Expect that lone voice of sanity to get drowned out by the usual dementia, lunacy, and self-defeating egomania so typical of the United Snakes of Amnesia, a nation of incompetent and sadistic cowards whose concept of “foreign policy” involves tying a small crippled child to a tree and sending a heavyweight prizefighter to beat the kid with a baseball bat.
Exhibit A–Hillary Rodham Clinton’s proposed “assertive foreign policy”: more five-year-old kids. More rope. More baseball bats.
@NotMax: Kabul is where Timothy Leary went to hide from the Feds after he’d escaped prison in California. He was turned in by his travelling partner and kidnapped in Kabul by American agents who came to get him. Then he was dragged back home and put in solitary next to Charles Manson. Talk about the excesses and paranoia of the drug war… before it got officially called that.. it didn’t start out as a war on minorities, it started as a war on the youth of the day and youth culture of the day. It was later in the Reagan era when it became used as an excuse to incarcerate minorities.
Reagan was president in the ’20s?
@jl: Absolutely understandable. I’m not fully convinced of it myself. Hard for me to go into great detail typing on Android. I think a lot of it is just dumb luck or a natural consequence of cold war politics and resource wars like you say. And a lot of problems have stemmed from the nature of our relationship with Saudi Arabia. The best thing about the deal with Iran to me is that it seems to represent a pivot away from not only Israel but Saudi as well.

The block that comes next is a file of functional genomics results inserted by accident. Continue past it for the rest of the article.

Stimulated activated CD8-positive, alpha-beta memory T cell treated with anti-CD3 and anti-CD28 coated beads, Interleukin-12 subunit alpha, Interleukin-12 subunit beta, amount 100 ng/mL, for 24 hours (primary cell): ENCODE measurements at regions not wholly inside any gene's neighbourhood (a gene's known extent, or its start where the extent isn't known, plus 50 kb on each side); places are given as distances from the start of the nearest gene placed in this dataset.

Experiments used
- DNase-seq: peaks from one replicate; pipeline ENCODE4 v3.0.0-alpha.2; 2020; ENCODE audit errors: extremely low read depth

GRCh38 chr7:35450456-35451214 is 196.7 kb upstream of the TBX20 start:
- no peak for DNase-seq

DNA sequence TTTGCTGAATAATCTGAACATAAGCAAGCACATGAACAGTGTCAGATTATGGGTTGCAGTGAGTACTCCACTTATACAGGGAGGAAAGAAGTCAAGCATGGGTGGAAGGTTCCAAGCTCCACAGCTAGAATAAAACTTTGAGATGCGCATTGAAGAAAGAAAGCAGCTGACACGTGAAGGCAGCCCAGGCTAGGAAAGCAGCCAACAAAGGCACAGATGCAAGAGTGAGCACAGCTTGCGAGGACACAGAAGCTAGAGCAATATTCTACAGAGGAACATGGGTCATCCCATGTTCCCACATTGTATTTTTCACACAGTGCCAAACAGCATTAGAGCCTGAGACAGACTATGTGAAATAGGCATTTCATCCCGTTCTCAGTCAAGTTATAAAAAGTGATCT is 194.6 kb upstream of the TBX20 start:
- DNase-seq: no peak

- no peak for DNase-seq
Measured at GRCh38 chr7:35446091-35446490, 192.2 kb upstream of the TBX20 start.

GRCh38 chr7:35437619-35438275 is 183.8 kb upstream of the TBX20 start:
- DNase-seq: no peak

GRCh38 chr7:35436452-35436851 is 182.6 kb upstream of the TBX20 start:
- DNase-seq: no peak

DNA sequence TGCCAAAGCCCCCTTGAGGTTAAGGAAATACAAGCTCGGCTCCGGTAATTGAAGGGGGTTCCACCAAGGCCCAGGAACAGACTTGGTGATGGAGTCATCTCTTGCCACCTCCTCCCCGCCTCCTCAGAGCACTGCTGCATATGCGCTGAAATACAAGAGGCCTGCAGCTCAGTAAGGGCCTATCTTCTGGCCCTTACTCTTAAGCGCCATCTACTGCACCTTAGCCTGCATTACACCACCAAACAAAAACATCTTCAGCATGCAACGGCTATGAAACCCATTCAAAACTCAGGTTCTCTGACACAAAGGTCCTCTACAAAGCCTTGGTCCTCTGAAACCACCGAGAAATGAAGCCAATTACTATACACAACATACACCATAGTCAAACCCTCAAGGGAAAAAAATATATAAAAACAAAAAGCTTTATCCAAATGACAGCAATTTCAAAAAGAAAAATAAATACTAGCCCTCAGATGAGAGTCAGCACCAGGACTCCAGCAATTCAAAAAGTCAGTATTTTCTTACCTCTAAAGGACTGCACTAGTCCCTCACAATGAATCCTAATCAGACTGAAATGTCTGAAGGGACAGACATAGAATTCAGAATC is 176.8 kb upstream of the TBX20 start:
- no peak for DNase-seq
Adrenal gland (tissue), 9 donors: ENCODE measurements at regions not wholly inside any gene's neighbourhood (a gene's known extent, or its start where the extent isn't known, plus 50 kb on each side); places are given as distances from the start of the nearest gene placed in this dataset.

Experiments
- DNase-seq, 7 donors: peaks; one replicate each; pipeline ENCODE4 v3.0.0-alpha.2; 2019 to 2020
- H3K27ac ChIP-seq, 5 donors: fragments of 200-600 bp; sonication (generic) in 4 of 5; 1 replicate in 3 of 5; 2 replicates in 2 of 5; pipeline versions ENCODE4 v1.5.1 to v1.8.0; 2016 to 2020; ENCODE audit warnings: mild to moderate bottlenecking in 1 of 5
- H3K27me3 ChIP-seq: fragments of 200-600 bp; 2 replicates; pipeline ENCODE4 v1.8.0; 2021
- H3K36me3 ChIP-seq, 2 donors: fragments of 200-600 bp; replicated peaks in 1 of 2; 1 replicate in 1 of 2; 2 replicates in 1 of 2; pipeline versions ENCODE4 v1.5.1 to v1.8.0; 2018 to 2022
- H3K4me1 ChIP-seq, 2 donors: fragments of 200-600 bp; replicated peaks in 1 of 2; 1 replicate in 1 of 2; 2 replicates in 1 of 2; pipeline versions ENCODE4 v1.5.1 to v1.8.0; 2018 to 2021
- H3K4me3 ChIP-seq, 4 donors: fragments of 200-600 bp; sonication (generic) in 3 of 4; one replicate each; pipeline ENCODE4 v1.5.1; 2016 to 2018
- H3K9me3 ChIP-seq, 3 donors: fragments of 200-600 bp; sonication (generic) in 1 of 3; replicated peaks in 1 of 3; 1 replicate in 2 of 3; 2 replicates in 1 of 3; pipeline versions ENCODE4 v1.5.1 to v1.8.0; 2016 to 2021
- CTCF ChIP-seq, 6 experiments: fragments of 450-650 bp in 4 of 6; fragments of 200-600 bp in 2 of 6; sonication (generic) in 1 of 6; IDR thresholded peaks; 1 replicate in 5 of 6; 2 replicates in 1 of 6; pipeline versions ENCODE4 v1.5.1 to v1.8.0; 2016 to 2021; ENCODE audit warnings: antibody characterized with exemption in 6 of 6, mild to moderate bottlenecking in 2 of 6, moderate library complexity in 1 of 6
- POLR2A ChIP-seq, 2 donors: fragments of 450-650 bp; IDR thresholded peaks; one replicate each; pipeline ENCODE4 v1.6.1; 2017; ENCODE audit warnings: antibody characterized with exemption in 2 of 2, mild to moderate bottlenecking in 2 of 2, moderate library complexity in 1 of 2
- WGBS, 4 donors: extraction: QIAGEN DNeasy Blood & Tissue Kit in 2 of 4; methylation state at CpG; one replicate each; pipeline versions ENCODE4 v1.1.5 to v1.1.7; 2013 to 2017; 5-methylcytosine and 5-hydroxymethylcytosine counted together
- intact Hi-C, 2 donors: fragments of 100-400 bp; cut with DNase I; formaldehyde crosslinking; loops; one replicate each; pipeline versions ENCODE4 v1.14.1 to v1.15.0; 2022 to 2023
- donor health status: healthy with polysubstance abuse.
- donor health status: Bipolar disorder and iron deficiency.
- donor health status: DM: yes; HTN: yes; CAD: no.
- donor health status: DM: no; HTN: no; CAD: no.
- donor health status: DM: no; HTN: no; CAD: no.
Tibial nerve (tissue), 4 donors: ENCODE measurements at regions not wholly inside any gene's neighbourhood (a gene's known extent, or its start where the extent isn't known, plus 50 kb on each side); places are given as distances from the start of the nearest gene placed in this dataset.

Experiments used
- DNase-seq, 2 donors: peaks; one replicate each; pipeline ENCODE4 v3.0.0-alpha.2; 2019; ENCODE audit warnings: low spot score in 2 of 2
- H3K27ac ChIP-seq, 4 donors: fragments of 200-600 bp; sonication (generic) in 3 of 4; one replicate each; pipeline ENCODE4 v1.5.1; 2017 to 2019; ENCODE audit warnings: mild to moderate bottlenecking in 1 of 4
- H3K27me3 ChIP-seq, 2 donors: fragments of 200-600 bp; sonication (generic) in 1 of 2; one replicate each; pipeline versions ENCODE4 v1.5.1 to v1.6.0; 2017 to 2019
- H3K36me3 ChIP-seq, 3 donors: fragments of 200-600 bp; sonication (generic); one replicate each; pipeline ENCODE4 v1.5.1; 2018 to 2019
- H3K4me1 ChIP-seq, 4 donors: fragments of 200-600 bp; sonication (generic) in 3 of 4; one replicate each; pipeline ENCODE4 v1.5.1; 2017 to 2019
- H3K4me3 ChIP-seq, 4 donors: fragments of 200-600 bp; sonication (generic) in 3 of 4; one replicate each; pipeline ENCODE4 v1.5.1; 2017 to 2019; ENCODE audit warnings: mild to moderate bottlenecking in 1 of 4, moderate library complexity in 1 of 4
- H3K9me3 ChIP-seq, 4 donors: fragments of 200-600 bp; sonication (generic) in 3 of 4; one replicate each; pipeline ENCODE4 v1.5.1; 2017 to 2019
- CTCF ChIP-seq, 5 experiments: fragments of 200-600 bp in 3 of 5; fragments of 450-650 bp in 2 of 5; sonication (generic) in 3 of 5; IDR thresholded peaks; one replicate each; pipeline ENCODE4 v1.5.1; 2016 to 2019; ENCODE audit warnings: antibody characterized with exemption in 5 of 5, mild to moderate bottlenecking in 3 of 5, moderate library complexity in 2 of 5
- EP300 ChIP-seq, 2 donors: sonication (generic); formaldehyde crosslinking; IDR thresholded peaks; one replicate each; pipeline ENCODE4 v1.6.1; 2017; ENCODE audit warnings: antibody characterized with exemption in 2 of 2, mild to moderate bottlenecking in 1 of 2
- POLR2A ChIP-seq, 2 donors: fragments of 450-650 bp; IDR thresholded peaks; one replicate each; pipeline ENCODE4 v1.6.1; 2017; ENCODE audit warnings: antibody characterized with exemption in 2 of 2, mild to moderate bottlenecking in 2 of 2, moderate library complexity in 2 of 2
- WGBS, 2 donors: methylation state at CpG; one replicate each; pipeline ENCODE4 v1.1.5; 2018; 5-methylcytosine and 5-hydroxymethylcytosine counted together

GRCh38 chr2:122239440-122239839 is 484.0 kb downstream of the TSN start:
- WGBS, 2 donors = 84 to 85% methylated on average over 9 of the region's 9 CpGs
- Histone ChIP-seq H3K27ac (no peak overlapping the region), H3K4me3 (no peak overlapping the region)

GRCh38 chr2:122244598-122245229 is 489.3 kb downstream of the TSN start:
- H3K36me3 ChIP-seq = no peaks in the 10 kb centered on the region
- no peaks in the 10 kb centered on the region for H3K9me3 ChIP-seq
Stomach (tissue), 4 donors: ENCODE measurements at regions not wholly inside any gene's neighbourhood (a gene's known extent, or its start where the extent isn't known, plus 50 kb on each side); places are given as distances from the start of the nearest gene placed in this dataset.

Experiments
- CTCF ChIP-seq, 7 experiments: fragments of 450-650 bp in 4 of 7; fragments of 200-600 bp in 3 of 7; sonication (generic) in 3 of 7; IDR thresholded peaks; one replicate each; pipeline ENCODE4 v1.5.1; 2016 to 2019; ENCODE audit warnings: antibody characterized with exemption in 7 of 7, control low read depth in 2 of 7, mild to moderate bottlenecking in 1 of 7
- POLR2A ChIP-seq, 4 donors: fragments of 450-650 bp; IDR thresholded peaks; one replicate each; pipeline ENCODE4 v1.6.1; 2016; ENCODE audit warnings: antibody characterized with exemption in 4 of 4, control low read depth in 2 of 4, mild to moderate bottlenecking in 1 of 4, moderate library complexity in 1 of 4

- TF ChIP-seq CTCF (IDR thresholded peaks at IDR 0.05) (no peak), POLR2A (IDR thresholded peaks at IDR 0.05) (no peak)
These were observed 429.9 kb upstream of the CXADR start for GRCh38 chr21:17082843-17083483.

J R in WV
If we became independent users of renewable resources, we could tell the middle east to kiss their butts and leave us alone, but that makes too much sense, being as it would slow down climate change and save us gtrillions of dollars we don’t really have any more.
But no ome wants to head that kind of advice, do they?
@Cpl Cam: While I generally agree with your premise, and while it’s certainly a centerpiece of the US GWOT, Afghanistan is not in the Middle [email protected]Citizen Alan: The illegality of drugs is an effective method of social control, even for your white kid from a good family.
Stephen Walt has been outside the VSP club for many years. He committed the unpardonable sin of arguing that AIPAC has way to much influence on the foreign policy decisions of the United States and was promptly labeled an anti-semite who know VSP should ever listen to. Arguably, all the Western interventions in the Middle East since 1914 has been one unmitigated disaster after another (given the history Anglo-Egyptian War in the Sudan that date perhaps could be moved back: http://en.wikipedia.org/wiki/Mahdist_War). And the various tribes and nations of the region all have their own imperial agendas and revanchist dreams to justify the slaughter each other even without the U.S., Great Britain, and France joining the melee. The wisest decision President Obama has made was not to intervene in Syria. His least wise decision was his joining the intervention into Libya.
Well, golly gosh darn, I remember when the U.S. first started meddling deeper in Libya, and way better than half the commentariat here was all, “hey man, don’t worry, We can trust that this time shit will be all good because Barack has got this….” And if one expressed the thought that, gee, maybe we are getting in too deep in places where we will just fuck shit up worse, then you just were not a quality progressive. One couldn’t be both a real Obama supporter and be wary of the Libyan intervention policy.
Yeah. Anyone else remember that?
Good times. Good times.
@Sherparick: I agree that Obama was wise to take the rope Putin threw him when he swam out alone too close to the “red-line”.